Do It Yourself: Make Your Own Incense

Learn the basic methods of making incense so you can create your own blends and aromas. Information on ingredients and benefits.

Incense has been used for spiritual purposes for several thousand years. Today, many people continue to use it for spiritual purposes, as well as just to fill our home with the pleasant scents. We also understand the aromatheraputic benefits of incense. Scents are powerful evocative of memory, mood and emotions. We can actually alter how we feel or set the atmosphere we want, just by burning the right scents.

There are benefits to making your own incense. For one thing, if you enjoy using incense regularly, you'll get your money's worth. Many cheaper types of incense are scented with synthetic materials, which can sometimes be overpowering for indoor use. Other herbal and natural scents can so subtle you'll need to use several sticks or cones to scent a room, and it won't last for long. Most commercial incense blends can sit on a shelf for ages and lose much of their potency. When you buy a blend, you can't know which ingredients are used in the mix. There is no way to really know what a blend will smell like until you take it home and burn it, and if you're dissatisfied with the product, you're out of luck. If, however, you like a particular blend and can't find it again, you'll most likely never be able to duplicate it unless you have made it yourself and have the recipe. Another benefit to making your own incense is, if you are using it for spiritual or magical purposes, you can be assured that all of the ingredients are in harmony with your intent. Finally, there is the satisfaction that comes with using something, or giving a gift of something, that you made entirely on your own.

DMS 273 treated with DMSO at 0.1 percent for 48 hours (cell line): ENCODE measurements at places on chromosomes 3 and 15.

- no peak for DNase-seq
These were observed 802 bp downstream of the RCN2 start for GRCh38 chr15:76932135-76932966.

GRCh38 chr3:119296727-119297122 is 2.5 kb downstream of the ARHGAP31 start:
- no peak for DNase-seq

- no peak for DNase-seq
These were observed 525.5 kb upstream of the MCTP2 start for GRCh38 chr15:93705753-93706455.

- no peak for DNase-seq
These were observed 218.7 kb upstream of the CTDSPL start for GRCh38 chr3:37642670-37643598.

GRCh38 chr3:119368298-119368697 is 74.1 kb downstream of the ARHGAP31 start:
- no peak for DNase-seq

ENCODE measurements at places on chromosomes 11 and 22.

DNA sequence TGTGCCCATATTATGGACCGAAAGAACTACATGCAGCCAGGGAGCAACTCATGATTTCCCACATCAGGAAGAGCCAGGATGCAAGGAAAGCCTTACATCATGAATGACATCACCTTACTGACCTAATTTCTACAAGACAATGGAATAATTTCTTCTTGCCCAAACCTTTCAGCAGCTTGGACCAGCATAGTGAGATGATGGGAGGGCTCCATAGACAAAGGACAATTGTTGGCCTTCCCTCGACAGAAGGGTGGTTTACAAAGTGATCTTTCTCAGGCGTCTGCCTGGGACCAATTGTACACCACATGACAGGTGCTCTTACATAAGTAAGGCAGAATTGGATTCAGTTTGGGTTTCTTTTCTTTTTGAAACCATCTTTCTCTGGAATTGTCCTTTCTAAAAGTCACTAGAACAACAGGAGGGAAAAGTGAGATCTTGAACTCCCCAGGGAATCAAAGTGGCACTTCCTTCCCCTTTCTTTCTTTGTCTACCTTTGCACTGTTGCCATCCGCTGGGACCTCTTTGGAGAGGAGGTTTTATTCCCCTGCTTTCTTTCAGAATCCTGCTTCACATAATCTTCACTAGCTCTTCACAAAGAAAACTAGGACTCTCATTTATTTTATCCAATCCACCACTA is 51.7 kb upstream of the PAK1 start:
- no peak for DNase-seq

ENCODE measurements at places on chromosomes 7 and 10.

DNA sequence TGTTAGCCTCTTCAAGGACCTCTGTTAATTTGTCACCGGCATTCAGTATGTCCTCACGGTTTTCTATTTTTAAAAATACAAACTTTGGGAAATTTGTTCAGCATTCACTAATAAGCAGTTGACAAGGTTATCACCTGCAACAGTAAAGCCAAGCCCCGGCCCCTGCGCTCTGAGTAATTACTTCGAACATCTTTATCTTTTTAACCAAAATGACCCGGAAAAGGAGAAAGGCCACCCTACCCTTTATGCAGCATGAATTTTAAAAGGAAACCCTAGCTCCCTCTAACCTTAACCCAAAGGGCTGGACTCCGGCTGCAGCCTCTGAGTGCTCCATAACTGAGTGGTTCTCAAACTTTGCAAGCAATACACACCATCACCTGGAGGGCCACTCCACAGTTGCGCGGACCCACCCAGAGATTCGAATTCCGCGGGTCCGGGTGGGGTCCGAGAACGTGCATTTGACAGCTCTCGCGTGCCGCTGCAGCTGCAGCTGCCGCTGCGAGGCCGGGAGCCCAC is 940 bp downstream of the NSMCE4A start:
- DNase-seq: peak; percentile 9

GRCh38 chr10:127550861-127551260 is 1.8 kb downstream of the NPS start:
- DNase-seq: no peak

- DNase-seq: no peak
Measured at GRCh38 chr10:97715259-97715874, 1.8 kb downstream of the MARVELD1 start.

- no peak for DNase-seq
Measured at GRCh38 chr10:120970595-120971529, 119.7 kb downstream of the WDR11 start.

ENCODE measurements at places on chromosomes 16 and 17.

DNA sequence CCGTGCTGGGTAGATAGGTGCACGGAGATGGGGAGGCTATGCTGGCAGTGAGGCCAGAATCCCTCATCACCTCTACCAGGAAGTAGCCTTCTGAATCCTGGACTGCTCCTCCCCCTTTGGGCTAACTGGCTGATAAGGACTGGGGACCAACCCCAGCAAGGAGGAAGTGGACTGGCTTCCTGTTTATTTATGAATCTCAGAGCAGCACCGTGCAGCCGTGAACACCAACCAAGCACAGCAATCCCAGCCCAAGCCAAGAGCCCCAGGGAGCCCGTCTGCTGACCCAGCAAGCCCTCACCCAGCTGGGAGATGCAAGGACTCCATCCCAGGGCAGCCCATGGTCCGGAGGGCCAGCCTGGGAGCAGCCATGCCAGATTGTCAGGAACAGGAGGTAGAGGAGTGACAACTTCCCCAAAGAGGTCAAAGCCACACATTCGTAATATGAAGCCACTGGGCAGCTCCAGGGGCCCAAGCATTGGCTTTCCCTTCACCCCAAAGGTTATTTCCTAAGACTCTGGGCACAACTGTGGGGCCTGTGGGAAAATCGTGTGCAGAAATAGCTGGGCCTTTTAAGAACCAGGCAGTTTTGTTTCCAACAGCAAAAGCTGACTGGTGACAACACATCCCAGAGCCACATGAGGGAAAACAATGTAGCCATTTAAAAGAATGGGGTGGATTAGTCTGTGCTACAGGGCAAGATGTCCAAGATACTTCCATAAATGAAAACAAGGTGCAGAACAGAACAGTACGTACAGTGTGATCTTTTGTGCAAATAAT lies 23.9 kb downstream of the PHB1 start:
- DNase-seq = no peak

The basic kinds of incense you can make at home are block incense and raw incense.

Block incense is more difficult to make because it requires careful measuring, some messy mixing, molding the mixture into small cubes or cones, and a drying process. However, once made, block incense is combustible, which means that it contains chemicals to aid the burning process. Once it is made, all you need to do is light it and it will burn steadily, much like the cones or sticks you buy at the store, but will be more fragrant.